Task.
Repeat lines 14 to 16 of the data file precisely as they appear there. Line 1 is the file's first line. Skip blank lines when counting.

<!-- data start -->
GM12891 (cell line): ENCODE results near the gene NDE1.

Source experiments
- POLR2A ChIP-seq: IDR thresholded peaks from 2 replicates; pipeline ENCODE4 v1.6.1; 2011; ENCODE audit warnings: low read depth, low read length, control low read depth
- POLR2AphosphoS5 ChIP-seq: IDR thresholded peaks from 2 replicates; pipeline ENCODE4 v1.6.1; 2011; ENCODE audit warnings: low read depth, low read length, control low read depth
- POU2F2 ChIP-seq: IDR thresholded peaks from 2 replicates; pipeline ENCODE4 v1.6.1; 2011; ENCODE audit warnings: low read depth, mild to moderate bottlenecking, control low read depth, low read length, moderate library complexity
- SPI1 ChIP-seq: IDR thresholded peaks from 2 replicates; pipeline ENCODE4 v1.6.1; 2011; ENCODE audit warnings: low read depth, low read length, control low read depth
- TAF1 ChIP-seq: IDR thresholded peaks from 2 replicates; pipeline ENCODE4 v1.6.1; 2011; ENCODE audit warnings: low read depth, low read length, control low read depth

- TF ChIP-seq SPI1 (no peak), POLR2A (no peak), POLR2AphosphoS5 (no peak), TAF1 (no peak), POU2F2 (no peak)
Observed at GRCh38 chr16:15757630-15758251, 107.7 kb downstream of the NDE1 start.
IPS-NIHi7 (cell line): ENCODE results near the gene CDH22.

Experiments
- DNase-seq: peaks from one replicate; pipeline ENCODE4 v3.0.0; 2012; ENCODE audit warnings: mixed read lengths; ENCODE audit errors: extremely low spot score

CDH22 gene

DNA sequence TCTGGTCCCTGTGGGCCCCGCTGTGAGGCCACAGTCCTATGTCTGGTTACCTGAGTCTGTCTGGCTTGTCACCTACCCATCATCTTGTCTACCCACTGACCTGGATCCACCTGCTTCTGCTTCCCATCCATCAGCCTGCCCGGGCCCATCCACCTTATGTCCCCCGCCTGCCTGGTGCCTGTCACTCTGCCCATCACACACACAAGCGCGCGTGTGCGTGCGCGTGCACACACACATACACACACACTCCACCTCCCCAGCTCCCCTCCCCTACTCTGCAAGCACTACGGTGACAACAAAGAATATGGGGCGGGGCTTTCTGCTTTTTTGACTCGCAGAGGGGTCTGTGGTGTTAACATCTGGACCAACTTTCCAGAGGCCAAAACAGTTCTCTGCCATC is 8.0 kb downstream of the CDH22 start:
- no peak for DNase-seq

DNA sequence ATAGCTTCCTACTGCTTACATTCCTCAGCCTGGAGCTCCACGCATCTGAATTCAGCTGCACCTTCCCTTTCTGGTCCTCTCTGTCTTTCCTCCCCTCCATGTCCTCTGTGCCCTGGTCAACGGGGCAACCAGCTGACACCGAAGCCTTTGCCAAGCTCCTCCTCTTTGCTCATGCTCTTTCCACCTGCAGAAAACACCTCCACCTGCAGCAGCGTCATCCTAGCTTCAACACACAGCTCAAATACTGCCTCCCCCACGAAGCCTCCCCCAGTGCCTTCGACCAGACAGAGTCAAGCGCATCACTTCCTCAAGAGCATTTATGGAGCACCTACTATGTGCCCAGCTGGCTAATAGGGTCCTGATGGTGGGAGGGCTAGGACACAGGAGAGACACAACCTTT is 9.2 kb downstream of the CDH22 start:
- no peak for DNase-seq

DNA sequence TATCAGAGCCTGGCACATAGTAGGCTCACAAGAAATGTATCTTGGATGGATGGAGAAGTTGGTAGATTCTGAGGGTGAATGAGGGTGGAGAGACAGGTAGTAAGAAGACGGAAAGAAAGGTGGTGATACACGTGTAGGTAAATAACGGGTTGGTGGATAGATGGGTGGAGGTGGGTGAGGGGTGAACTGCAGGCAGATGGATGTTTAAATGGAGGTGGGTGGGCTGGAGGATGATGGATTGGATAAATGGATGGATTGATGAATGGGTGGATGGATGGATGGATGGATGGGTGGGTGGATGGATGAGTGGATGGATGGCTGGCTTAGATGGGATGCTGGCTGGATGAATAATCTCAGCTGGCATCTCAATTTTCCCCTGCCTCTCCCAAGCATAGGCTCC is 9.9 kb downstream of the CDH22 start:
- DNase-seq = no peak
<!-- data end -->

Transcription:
DNA sequence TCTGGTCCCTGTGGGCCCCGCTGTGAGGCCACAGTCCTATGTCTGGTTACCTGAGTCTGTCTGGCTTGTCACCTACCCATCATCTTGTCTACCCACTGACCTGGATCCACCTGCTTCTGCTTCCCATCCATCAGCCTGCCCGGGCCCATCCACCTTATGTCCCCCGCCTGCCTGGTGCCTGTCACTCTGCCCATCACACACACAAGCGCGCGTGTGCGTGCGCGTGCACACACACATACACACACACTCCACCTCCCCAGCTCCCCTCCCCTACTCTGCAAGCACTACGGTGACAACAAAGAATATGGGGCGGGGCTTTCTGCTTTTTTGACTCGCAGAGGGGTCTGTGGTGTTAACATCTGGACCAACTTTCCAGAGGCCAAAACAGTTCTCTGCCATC is 8.0 kb downstream of the CDH22 start:
- no peak for DNase-seq

DNA sequence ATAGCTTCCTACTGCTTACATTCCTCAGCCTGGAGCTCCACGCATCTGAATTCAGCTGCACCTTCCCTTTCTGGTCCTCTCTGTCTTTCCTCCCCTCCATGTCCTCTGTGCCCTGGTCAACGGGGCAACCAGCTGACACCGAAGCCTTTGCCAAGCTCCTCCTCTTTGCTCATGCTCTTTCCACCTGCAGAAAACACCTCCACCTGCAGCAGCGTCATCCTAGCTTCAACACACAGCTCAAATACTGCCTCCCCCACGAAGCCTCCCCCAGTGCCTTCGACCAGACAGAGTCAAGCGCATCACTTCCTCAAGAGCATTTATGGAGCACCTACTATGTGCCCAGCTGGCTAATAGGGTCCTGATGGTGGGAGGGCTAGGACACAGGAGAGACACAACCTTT is 9.2 kb downstream of the CDH22 start: